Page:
“Impressed by the military uniforms on show at the 1814 Congress of Vienna, he invented this immaculately white, flat-topped hat, to reflect the purity and rigour to be found both on the plate and in the chef’s appearance.


Marie-Antoine Carême gave the hat an aesthetic element, to symbolise the prestige of the high-quality cuisine served in Europe’s finest houses. In the 19th century, it was firmly believed that food should further diplomatic relations,“ Jérémie Brucker


So a power thing. And let's not forget that this is the time when all the great chefs were men - a tradition that continued well into the twentieth century. In fact it still persists really. Yes there are some famous and top women chefs, but not many in comparison to the male brigade. Though most of the Instagram/blogger influencers are women. And men, much more than women I think, are power dressers. If women indulge in 'power dressing' it's most likely that they are competing in a traditionally male environment. I'm not talking about all the cooks who ran the kitchens of the great mansions of Europe, or even humbler homes, of course, No these chef uniforms were for those that ran the fine dining establishments - be they hotels, restaurants or clubs, the royal palaces and the diplomatic banquets.


Mind you this painting of a female cook in the sixteenth century reeks of power don't you think. I wouldn't want to tangle with her - just proving you don't need a uniform to look powerful. No cap or hat either.


I haven't actually found a list, but I think that the hats themselves symbolise different grades of achievement through the height and the number of pleats. I found two, though similar, explanations for the pleats:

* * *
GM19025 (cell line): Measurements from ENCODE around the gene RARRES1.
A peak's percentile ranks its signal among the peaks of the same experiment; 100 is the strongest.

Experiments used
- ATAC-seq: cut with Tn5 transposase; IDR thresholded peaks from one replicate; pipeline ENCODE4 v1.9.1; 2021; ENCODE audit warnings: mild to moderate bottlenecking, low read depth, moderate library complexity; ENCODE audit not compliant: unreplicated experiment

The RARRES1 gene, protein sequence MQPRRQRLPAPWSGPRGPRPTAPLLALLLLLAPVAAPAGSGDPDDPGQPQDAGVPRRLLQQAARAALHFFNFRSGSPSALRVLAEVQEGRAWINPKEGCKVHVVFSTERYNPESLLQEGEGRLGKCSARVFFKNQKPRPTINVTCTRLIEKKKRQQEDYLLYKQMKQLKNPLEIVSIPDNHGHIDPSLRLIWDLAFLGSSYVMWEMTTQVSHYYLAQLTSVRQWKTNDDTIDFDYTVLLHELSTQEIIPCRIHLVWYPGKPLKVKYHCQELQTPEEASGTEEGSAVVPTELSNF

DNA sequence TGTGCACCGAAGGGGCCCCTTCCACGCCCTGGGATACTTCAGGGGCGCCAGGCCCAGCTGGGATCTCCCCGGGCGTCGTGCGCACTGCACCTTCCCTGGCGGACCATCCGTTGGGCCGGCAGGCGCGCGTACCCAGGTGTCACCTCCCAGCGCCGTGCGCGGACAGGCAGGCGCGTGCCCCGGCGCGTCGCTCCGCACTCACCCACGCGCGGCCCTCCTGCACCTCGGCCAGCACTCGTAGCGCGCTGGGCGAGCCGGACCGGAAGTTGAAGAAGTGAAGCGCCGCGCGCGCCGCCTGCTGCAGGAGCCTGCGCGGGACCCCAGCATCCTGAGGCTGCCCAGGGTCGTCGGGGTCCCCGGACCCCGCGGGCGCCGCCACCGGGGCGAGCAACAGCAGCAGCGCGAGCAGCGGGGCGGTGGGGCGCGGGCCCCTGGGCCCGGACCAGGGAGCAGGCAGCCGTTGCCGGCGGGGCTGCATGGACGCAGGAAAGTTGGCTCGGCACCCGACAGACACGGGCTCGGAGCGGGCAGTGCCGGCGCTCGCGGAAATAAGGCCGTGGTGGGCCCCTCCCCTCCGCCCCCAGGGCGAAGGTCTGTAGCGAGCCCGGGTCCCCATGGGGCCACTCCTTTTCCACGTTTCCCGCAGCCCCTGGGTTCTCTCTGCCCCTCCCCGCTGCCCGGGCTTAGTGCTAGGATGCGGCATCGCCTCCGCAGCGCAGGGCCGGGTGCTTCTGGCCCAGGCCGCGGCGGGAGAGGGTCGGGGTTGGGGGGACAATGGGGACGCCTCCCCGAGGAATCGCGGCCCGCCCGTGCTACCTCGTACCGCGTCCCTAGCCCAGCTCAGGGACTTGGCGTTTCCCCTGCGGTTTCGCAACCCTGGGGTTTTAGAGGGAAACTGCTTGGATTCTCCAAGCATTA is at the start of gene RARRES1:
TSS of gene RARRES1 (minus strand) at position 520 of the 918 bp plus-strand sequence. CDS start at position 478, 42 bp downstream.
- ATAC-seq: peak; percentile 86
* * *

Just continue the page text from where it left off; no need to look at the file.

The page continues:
"Traditionally, the chef’s hat was meant to have 100 pleats, symbolizing 100 different ways to cook an egg." Auguste Escoffier School of Culinary Arts


"The number of folds can also signify a chef's expertise, with each pleat representing a technique that has been mastered." Wikipedia


The apprentices and sous chefs, just wear those caps that you sometimes see and which date back to the original black caps that were worn - even by chefs.


“A chef’s hat was often made of black cotton, and intended to soak up sweat on the brows of those working in sweltering conditions, blackened by the embers of the fireplaces. This headgear also served to prevent hair from falling into food and to protect the wearer from splatters.” Alimentarium


Because yes, you do need to protect the food - and also your hair, indeed your person - in the process of cooking, so yes, it's probably sensible to wear some kind of head covering, even if it's just a simple cap or scarf. You wouldn't want it to catch on fire or get caught in some deadly machine would you? Indeed in a professional kitchen I'm sure that in today's world of rules and regulations and workplace health and safety a head-covering would be mandatory - even if it's one of those horrible papery/plasticky looking things you see people wearing in food factories.


I found this lovely photo of a chef somewhere in Italy, I don't know where, on the Alimentarium website.

His hat has quite a few pleats, though it's not very high - it's one of those floppy varieties, and a stunning waistcoat and black apron. The best of all worlds in a way. Some prestige and protection in the hat, and apron and personal style and fashion statement in the waistcoat. What about the beard though? Wouldn't hairs drop from that into the soup? How do you protect the food from the beard, and the beard from the food?


And finally - 'chef' means chief or the boss in French as well as an actual cooking chef. Which says something about the power thing doesn't it?


ELTHAM POSTCARDS